In 2006, an editor took my manuscript to committee. While I waited for the result, expecting a contract of course, I got an agent. However … sigh …the editorial committee said no. Then, God called my agent into ministry, and we parted friends.
But I was discouraged. I cried out to God, asking … okay, whining … why wasn’t I getting anywhere? I had been so sure God called me to write. From the moment Hubs first said those words, stories bubbled in my mind all the time. I needed a sign.
And God gave me the one. An editor, (now an agent) gave me the encouragement to keep on keeping on. After reading a manuscript, she affirmed that I’d learned the craft. That carried me for months.
At the next conference I attended, I connected with my second agent. She put my work in front of numerous publishers, and more committees, and finally, in 2010, she called to say my manuscript had passed editorial committee and was going to pub board!
This was it! Whoopee! Pub board loved it, but their slate was filled, so the editor was going to hold it for their next quarter. Only she retired before the next quarter, and her computer hard drive was wiped clean. I was lost in cyber oblivion.
Then my agent retired. Do you see a pattern here? I did and it looked like a rollercoaster. Once again, I whined, “Lord, what is going on?”
And He said, “Wait. Trust me.” He didn’t offer me another choice, so I chose to trust.
The ACFW conference was approaching, so I contacted some agents I’d love to work with. We set up meetings. Then I got all my prayer partners, my critique partners, my church, and family praying.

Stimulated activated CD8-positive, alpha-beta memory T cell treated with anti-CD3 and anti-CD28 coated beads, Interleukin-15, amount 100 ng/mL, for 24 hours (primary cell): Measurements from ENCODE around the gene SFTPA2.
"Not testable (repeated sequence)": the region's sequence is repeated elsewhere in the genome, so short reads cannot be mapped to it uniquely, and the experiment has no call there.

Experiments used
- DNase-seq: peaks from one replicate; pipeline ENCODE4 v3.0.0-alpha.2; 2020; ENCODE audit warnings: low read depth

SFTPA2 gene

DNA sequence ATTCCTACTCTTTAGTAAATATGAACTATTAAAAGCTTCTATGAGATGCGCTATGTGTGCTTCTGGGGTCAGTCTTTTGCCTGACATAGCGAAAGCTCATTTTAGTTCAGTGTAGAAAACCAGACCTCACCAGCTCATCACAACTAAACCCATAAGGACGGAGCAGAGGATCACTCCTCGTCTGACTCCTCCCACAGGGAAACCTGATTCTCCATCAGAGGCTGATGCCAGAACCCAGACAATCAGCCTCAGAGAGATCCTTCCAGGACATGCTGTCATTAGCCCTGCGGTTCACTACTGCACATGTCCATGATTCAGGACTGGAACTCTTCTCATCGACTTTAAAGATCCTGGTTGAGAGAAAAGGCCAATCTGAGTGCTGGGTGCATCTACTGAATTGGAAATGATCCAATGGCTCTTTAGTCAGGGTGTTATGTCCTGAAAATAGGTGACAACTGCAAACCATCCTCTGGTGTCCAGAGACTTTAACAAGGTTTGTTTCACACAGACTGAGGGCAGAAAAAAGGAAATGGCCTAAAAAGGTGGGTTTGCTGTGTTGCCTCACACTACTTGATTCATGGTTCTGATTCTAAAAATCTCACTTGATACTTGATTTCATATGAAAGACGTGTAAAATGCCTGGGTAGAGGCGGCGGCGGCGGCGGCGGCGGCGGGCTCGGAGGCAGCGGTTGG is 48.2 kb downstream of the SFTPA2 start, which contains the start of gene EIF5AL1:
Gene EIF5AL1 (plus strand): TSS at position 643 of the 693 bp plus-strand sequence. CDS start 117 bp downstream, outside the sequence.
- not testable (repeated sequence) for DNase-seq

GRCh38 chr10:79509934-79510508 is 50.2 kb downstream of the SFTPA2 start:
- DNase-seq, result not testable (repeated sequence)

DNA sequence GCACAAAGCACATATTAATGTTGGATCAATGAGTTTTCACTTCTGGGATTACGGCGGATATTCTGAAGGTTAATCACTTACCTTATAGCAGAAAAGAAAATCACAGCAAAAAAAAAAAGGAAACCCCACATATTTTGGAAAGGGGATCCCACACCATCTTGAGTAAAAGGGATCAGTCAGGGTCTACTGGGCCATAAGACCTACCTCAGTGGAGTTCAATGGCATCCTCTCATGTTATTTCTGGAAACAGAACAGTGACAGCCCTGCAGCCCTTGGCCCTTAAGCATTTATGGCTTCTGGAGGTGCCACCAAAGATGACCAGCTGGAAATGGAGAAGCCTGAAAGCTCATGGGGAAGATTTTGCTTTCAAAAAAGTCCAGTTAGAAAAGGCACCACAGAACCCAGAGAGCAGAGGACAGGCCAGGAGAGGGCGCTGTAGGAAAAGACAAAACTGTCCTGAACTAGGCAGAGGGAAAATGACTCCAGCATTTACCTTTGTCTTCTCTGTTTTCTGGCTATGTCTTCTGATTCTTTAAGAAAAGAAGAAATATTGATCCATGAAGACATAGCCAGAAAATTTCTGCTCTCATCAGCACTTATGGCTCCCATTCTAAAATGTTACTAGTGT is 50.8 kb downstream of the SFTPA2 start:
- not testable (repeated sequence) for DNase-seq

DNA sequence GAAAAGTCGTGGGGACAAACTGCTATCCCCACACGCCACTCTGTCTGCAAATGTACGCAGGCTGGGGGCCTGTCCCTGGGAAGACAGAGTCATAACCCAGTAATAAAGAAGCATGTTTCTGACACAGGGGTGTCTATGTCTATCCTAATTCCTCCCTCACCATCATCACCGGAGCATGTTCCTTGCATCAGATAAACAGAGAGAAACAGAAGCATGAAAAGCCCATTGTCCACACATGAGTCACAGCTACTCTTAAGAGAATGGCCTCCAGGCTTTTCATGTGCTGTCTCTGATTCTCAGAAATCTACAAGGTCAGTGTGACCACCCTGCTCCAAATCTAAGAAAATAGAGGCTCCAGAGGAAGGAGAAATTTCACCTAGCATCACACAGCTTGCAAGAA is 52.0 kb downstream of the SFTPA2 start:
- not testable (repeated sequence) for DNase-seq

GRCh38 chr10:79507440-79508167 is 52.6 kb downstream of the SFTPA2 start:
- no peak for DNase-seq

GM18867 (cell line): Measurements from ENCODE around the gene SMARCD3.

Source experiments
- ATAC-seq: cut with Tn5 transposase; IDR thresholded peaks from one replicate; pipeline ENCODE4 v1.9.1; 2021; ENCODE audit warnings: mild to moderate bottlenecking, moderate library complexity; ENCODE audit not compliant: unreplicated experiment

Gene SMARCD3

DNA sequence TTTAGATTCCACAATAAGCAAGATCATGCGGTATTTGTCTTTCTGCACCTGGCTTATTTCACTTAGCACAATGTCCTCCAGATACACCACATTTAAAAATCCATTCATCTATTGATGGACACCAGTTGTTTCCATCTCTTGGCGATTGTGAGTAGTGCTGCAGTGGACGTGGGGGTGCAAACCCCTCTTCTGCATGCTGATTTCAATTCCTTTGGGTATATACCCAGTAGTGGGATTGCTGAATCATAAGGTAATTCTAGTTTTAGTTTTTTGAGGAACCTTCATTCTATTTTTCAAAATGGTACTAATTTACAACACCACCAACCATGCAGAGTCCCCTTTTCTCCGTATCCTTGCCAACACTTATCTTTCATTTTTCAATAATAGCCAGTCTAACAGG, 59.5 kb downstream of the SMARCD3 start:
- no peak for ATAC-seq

I had a very specific prayer request. This would be my third agent. I wanted the one God wanted for me. So I asked everyone to pray that the Lord would seal the lips of those not planned for me, and loose the lips of only the agent He had chosen for me.
And He did. Boy, did He. One never saw me. One missed our appointment. The third had a blood sugar drop and didn’t recognize me. And the one God planned for me, Sandra Bishop with MacGregor Literary, offered representation.
I have to admit, I didn’t know whether to cheer or feel sorry for her, given my track record. While at the conference, we received an offer for a 2-book contract. But once again, God said no and we turned it down.
By this time, I began to wonder if I’d ever publish. Yes, that was my goal, but if God had something different for me, I was fine with it. I just felt bad for Sandra. She worked so hard for me.
And my heart quickened. All right, God! This was it. This time, He said, “Yes.”
I’m so glad I didn’t push but listened to my agent’s advice. If there’s one thing I’ve learned during this journey, it’s this: God must be part of the equation. Though I’d learned the craft earlier in my journey, He wasn’t ready for me to publish. I won’t know why this side of Heaven, but I’m okay with that.
I believe people let down their guard when they think they’re being entertained. Through fiction, I can entertain readers. Through fiction, I can present seeds of God’s truth. Then when they least expect it, the story can reach out, touch their hearts, and change them. And isn’t that why we write?
With a friend like Claire, you need a gurney, a mop, and a guardian angel.
Everybody in the small town of Chapel Springs, Georgia, knows best friends Claire and Patsy. It’s impossible not to, what with Claire’s zany antics and Patsy’s self-appointed mission to keep her friend out of trouble. And trouble abounds. Chapel Springs has grown dilapidated and the tourist trade has slackened. With their livelihoods threatened, they join forces to revitalize the town. No one could have guessed the real issue needing restoration is personal.
With their marriages in as much disarray as the town, Claire and Patsy embark on a mission of mishaps and miscommunication, determined to restore warmth to Chapel Springs —and their lives. That is if they can convince their husbands and the town council, led by two curmudgeons who would prefer to see Chapel Springs left in the fifties and closed to traffic.